From sweet and smooth classics, to new names, to old names with new music...the focus here, is to shine a little light on some damn fine music.

I'll find it. You can listen, review, or tell me I wouldn't know good music if it kicked me in the ass. I personally don't give a shit.

Saturday, April 28, 2012

Losing A Broadcasting Legend: Pete Fornatale

For those of you who have never heard his voice, listened to his broadcasts or even heard of his name... my heart aches for you. He was that good.

I grew up listening to the very beginnings of free-flow music on radio in the 60's. The radio station was WNEW-FM 102.7 in New York City. It was the pinnacle of radio broadcasting and the standard by which every radio station should be judged. It was that good.

The line-up I best remember started with morning drive man Dave Herman, followed by Pete Fornatale, next up the legendary Scott Muni, Jonathan Schwartz, the Night Bird Alison Steele and ending with Vin Scelsa. In later years, Richard Neer, Carol Miller, Dennis Elsas, Dan Neer, Meg Griffin and many more DJs, who even today, can be heard on Satellite radio and college stations. They were that good.

Of all the DJs, Pete Fornatale was my absolute favorite. To this day, he would be the only celebrity to whom I would write a letter.

Pete would never just spin records…yes it was vinyl, skips and all. Pete would weave a story into his selections and see if the listeners picked up on what were his intentions. “Active and passive listeners,” he called it. That was the phrase which caused me to write the letter. I so thoroughly got it. And, I so thoroughly enjoyed it. Of course, those were the days when DJs were able to play pretty much what they wanted. This was why you listened to specific DJs…you liked what they played and how they went about playing it. You didn’t hear the same song 14 times a day. It was a time of great radio.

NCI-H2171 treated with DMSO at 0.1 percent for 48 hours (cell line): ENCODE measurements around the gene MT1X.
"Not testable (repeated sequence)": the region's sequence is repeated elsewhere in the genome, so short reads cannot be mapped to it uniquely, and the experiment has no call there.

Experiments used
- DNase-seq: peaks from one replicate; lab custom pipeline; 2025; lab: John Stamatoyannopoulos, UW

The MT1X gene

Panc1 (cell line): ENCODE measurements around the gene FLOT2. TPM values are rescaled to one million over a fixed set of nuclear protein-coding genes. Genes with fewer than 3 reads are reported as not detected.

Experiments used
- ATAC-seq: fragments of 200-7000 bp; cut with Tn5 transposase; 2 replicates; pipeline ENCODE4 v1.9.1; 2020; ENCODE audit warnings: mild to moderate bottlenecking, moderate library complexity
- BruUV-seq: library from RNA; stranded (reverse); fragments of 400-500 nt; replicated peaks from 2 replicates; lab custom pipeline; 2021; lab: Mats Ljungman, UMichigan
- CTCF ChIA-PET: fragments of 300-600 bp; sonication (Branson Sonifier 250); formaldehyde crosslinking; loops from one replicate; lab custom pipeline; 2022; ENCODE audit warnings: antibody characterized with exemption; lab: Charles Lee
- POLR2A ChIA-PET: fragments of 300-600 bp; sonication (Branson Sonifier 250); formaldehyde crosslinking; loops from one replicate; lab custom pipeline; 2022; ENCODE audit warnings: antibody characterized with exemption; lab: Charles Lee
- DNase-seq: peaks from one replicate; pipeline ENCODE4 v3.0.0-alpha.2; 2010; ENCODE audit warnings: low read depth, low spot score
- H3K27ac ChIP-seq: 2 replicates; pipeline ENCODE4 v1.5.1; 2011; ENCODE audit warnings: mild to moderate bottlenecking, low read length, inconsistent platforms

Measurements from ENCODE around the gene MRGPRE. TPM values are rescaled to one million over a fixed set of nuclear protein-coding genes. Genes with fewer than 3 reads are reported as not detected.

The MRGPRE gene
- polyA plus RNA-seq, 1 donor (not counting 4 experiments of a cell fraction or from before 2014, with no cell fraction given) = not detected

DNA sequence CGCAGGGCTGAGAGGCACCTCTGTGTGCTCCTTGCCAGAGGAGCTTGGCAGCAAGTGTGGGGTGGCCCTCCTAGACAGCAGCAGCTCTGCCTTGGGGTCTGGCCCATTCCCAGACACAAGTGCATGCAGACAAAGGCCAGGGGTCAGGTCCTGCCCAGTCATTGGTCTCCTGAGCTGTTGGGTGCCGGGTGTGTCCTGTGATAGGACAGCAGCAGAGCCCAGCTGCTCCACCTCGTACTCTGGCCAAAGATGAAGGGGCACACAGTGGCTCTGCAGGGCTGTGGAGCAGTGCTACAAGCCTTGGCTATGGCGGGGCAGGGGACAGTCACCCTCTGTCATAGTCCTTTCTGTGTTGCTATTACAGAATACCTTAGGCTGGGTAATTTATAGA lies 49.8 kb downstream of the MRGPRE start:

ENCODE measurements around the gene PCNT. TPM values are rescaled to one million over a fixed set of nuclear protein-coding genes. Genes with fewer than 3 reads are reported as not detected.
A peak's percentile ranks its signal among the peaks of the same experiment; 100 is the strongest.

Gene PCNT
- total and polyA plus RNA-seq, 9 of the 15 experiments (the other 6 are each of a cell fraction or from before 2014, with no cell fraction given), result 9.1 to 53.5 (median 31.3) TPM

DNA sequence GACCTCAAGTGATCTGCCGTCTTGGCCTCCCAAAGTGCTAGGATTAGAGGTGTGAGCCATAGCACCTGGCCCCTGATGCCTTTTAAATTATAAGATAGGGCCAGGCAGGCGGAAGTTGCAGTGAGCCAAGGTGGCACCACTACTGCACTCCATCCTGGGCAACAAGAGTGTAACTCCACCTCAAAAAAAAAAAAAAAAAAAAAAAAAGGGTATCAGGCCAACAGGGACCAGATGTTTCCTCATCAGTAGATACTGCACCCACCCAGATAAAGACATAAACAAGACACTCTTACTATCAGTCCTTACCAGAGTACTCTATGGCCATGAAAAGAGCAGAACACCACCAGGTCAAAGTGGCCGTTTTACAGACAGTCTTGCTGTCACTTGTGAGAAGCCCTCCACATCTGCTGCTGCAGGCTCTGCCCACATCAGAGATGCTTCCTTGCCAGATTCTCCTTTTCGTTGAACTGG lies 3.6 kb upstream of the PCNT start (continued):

Pete Fornatale started out as a college DJ at Fordham University  in NY, where he attended classes. After the commercial radio business went into the toilet, Pete returned to Fordham’s station WFUV, one of the best known and well-respected college stations in the country. He worked at that station until his death.

Pete worked tirelessly for a cause he believed in. WhyHunger, a charity co-founded in 1975 by the late Harry Chapin and Pete’s friend Bill Ayres. The annual Hunger-Thon was, and still is a staple of the Thanksgiving season. Over all these years, a lot of money and a lot of food has been donated to help the needy.

We lost Pete Fornatale yesterday, apparently all the musicians we have also lost recently, needed a good DJ to manage the music. There is no one better to choose than Pete. He was that good.

Easy journey Pete.

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Losing a Broadcasting Legend: Pete Fornatale on Technorati.



  1. yeah,wnew,was new.almost daily one heard (new)sounds.Djs were freesyling,selecting (new)fresh,wonderful music.what a wonderous time.Pete Fornatale was at forefront of that revolution.By todays radio format,one could think that pink floyd,jethro tull& other bands have maybe 3to5 songs.Yea,not much (new)today.

  2. it was a wondrous time and pete was a master.

  3. Now his was a voice - loved Pete Fornatale! Him and Levon - sad week.